The swelling was clinically diagnosed as an infected sebaceous cyst and immediately incised and drained under local anaesthetic. Pus discharge was noted with no subsequent microbiological growth. On her subsequent scheduled ENT clinic review, the frontal cortex dehiscence caused by the frontal sinus mucocele was noted on her CT scan. The incision and drainage previously carried out effectively converted the condition from a mucocele to a fistula. An endoscopic procedure was planned to establish drainage of the frontal sinus.
Surgical intervention was offered to the patient; however, she declined surgery and is therefore under regular clinical review.







The frontal sinus is funnel shaped with a central septum. Its floor slopes inferiorly to the midline where the ostium is located. An hourglass shaped narrowing called the frontal recess is located between the frontal sinus and anterior middle meatus. Obstruction at this narrowing results in loss of ventilation and mucus drainage from the frontal sinus. Obstruction can be caused by congenital abnormalities, allergy, infections, trauma, previous surgery and neoplasms.3
Frontal sinus mucoceles are the most common paranasal mucoceles. Expansion of the frontal mucocele can be inferior (into the paranasal sinuses, nose and orbits), posterior (into the anterior cranial fossa) or anterior (into the forehead skin). Therefore, in some instances, an infected frontal mucocele may present as a localised tender forehead swelling masquerading as an infected sebaceous cyst.
In this case, a 56-year-old lady with radiological evidence of a frontal sinus mucocele involving both the inner and outer tables of the frontal cortex presented to another hospital where clinicians were unfamiliar with her primary diagnosis. A misdiagnosis of an infected sebaceous cyst was reached and a surgical intervention was carried out, which could have been potentially harmful to the patient. In this case, however, the intervention was therapeutic to the patient and she was relieved of her constant throbbing headache with no untoward neurological sequelae.
It is important to be cautious when presented with swellings involving the midline of the forehead, lateral canthus or over the cranium near the suture lines. These may represent swellings with intracranial extension, or dehiscence of the brain or its surrounding structures. Clinicians need to be aware of this and need to investigate this further, either with an MRI or a CT scan before a biopsy.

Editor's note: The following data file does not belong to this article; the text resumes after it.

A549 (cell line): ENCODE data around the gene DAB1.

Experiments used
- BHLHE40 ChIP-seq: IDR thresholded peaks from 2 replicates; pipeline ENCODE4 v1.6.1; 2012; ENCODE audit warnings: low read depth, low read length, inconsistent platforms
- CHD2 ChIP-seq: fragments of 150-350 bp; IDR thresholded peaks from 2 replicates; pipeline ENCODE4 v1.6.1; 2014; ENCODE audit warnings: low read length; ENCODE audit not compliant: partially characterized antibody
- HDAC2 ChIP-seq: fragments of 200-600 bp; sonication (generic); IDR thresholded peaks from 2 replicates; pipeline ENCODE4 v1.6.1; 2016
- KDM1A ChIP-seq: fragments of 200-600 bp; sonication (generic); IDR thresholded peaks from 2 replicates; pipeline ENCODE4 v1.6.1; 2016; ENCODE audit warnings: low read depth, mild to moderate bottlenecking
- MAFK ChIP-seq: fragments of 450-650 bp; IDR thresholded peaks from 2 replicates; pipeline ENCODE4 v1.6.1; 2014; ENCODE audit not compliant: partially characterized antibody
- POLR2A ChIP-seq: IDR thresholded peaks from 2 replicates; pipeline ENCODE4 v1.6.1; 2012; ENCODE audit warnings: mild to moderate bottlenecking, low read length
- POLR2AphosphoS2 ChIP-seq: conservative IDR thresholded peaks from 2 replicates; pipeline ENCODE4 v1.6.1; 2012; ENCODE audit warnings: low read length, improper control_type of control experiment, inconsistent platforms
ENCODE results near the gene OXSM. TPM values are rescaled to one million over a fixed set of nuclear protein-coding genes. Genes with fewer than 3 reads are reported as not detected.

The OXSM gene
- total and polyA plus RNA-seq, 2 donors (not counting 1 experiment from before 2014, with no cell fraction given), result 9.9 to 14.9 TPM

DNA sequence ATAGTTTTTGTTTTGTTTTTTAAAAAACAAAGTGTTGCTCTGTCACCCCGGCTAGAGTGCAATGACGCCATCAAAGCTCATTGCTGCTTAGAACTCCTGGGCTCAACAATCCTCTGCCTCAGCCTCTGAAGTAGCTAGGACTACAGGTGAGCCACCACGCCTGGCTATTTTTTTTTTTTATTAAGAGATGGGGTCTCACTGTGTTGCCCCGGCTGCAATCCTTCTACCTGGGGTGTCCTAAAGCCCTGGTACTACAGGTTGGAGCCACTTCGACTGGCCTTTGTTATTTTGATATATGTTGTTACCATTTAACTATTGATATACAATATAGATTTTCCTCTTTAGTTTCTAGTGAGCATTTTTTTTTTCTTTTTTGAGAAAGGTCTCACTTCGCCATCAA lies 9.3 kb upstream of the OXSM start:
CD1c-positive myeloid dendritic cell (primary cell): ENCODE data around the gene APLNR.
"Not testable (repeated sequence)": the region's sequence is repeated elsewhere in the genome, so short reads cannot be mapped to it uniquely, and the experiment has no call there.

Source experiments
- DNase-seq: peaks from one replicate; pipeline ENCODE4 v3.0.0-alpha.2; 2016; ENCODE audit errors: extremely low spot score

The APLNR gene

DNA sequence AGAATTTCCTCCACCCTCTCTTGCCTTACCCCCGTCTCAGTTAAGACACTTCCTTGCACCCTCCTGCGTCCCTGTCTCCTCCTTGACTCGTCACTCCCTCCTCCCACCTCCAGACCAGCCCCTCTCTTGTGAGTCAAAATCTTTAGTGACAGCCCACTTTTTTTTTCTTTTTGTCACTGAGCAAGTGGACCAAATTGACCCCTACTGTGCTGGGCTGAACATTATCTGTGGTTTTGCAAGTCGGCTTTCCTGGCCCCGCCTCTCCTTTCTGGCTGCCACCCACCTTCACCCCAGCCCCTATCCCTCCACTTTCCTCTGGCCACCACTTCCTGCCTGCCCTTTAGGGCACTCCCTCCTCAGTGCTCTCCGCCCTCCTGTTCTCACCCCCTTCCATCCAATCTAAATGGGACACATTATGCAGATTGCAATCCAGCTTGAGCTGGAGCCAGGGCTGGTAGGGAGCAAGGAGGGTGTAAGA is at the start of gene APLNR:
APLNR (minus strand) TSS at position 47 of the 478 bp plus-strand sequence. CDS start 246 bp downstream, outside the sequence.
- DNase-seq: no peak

Clinical features of frontal sinus mucoceles depend upon the specific location and growth behaviour. Visual disturbances represent the most common complaint.3 Pain is suggestive of an infection (mucopyocele).4 Inferior extension into the orbits can lead to ocular disturbances including diplopia, proptosis and ophthalmoplegia. Posterior extension into the anterior cranial fossa can lead to neurological complications, including a cerebrospinal leak, meningoencephalitis and pneumocephalus.5
The diagnosis of mucoceles is aided with CT scanning6 combined with MRI.7 CT scanning is utilised to define the regional anatomy and presence of bony erosion. This allows accurate lesion localisation and degree of extension to be determined. Bone erosion can be detected and the surgeon gains invaluable insight on frontal sinus anatomy required for surgical planning. MRI scanning is useful for differentiating mucoceles from tumours. It also aids in demarcating mucoceles from other soft tissue structures in cases with intracranial or intraorbital spread.7
The primary management of mucoceles is surgery, which ranges from functional endoscopic sinus surgery to open procedures.8 surgical instrumentation has developed, the surgical treatment of mucoceles has developed into less invasive procedures with emphasis on drainage over ablation. This is less invasive, preserves sinus architecture and leaves no facial scarring.9 Complex cases with intracranial or orbital extension require an open procedure involving a craniotomy in order to remove the entire cyst lining and establish a drainage pathway to prevent recurrence.10 Recurrence rates have been variably reported as between 0.9 and 23%.11
We highlight the importance of evaluating patient symptoms with the clinical presentation, and the need to review previous related investigations to be aware of potential pitfalls in the differential diagnosis. This allows the condition to be treated in the most appropriate manner, and encourages safer and more effective practice.